When it comes to the suspension of Dallas Cowboys running back Ezekiel Elliott, to say the NFL and NFL Players Association have taken firm stances seems like an understatement:
New NFL statement pic.twitter.com/KJ64RDHVB2
— Brian McCarthy (@NFLprguy) August 16, 2017
Let’s walk it back while we have a moment.
The NFL suspended Elliott six games for being in violation of the league’s personal conduct code. The suspension stems from allegations of domestic violence from Elliott’s ex-girlfriend. While the case never went to court, the NFL’s personal conduct policy states a player can still be disciplined if credible evidence shows the player has violated the policy, even if criminal charges aren’t filed (there’s a similar rule in MLB, so that’s fairly common). This is the provision under which Elliott was served a suspension.
For what it’s worth, the NFL’s letter notifying Elliott of his suspension (via Pro Football Talk) said the league found “substantial and persuasive” evidence of Elliott’s violence toward his ex-girlfriend that led to his suspension for violating the personal conduct policy.
It appears as though this report from Charles Robinson of Yahoo! Sports, who has taken a look at the NFL’s report on Elliott’s domestic violence allegations, helped the NFL launch the first salvo. Robinson’s report features text messages from Elliott’s accuser to a friend in which the idea of selling sex videos as a way of blackmailing Elliott. The Fort Worth Star Telegram’s Clarence E. Hill Jr. writes the messages will be used during the appeal process.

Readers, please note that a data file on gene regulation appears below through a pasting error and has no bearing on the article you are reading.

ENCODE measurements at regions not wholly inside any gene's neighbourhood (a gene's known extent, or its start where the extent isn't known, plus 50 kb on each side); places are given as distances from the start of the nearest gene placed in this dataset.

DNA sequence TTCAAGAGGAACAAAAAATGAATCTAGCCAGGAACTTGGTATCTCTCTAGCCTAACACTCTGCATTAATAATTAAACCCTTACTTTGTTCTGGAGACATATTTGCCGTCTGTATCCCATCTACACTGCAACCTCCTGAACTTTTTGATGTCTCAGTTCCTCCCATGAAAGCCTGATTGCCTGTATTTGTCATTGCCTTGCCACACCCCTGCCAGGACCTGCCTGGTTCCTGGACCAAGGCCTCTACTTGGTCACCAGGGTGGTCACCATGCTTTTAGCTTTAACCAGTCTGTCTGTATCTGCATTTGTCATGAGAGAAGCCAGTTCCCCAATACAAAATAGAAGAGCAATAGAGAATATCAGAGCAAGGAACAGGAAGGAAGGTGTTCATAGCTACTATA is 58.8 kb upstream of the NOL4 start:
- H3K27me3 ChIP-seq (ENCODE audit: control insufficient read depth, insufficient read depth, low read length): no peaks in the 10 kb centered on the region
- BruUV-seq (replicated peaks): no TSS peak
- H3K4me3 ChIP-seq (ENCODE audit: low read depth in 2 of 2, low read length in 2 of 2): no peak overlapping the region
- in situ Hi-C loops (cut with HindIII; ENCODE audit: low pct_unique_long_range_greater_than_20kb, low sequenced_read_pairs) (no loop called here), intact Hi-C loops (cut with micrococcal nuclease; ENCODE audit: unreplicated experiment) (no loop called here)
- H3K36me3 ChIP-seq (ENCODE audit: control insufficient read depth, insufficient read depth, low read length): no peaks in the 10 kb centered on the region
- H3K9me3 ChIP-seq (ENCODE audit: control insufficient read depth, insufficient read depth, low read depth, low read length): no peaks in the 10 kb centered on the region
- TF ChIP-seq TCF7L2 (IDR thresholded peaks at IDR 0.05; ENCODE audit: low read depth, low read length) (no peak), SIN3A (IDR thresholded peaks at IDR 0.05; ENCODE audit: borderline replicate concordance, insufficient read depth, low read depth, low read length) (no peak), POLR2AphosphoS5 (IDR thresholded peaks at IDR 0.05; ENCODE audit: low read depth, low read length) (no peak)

The NFLPA responded to the league’s statement with this, which is currently its pinned tweet:
The public statement issued on behalf of every NFL owner is a lie. The NFLPA categorically denies the accusations made in this statement. pic.twitter.com/OFOGQY91Ai
— NFLPA (@NFLPA) August 16, 2017
And there was also this, which has since been deleted:
This was not a great look, NFLPA. Just remember, victims are watching. pic.twitter.com/43zSfGAMM8
— Lindsay Gibbs (@linzsports) August 16, 2017
Yikes. The back-and-forth between the NFL and NFLPA might have more to do with how things were handled in previous suspension cases, as well as posturing for the future, and less to do with the specifics of Elliott’s case. Still, the Elliott suspension, appeal, and Twitter spat between the two entities is not to be taken lightly.